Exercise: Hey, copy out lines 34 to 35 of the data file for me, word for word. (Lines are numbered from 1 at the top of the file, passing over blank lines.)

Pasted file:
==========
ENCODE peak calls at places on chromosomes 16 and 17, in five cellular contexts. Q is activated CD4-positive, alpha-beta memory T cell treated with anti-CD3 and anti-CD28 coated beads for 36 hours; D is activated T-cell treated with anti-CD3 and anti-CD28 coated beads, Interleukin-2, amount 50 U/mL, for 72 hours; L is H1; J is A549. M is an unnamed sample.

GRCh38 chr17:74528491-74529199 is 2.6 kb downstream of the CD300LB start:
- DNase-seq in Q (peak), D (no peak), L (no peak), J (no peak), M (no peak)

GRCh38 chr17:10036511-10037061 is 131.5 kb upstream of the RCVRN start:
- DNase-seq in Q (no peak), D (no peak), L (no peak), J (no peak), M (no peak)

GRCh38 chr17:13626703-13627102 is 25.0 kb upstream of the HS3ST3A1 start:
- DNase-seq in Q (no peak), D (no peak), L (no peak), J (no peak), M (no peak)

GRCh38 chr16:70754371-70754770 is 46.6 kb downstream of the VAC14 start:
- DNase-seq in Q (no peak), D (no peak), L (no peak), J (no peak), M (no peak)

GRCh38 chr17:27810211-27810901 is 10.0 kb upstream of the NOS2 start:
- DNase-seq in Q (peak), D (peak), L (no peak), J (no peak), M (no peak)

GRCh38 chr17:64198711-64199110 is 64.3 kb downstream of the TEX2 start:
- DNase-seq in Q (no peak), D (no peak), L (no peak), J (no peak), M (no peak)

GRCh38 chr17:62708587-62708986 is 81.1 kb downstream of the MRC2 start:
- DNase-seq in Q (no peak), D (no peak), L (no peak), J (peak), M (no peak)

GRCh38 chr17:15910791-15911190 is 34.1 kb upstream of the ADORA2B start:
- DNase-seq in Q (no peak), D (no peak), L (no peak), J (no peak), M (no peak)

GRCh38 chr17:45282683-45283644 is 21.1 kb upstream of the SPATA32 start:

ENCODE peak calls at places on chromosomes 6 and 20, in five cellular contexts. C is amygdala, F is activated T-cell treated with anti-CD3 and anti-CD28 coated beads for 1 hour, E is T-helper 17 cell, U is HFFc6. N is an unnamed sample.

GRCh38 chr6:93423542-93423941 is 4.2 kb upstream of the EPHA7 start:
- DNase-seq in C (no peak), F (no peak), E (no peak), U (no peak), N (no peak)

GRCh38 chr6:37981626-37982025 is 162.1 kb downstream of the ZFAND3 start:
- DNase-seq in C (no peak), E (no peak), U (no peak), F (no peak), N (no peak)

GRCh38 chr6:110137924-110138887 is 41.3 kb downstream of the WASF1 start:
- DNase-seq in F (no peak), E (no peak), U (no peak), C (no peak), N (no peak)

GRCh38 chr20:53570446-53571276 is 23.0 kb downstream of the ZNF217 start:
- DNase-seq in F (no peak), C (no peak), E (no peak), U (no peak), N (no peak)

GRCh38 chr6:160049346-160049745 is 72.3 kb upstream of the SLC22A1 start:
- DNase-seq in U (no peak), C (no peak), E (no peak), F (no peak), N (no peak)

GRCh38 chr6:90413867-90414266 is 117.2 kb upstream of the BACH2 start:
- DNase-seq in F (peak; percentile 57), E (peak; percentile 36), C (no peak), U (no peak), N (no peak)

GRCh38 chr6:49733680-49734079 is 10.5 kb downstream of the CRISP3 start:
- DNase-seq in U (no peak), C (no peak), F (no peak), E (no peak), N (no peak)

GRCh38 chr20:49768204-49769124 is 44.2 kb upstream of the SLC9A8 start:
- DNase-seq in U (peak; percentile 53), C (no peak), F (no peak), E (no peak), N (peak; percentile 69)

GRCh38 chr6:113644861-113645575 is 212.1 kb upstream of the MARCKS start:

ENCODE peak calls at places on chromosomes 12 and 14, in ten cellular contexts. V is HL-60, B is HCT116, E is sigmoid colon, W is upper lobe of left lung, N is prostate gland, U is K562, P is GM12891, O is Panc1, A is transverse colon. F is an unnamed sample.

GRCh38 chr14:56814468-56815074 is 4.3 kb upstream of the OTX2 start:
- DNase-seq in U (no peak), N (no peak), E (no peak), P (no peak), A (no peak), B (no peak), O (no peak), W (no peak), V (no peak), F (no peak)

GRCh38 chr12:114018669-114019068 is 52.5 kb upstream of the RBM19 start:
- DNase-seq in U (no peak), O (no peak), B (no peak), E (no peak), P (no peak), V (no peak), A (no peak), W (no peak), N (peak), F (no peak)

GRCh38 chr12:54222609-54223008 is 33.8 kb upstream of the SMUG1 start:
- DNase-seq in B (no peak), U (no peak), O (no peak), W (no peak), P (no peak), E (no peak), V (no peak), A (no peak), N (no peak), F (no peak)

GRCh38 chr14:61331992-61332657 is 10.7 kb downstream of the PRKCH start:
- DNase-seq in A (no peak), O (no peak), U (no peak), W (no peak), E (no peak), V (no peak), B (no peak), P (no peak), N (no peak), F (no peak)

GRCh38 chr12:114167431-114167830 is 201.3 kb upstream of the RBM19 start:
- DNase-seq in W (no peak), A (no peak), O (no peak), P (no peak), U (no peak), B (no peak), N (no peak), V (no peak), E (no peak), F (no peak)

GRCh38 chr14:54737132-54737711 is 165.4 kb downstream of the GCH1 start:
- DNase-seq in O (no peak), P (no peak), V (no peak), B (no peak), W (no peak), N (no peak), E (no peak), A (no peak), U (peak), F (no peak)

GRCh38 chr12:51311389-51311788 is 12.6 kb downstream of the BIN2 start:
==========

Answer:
GRCh38 chr20:49768204-49769124 is 44.2 kb upstream of the SLC9A8 start:
- DNase-seq in U (peak; percentile 53), C (no peak), F (no peak), E (no peak), N (peak; percentile 69)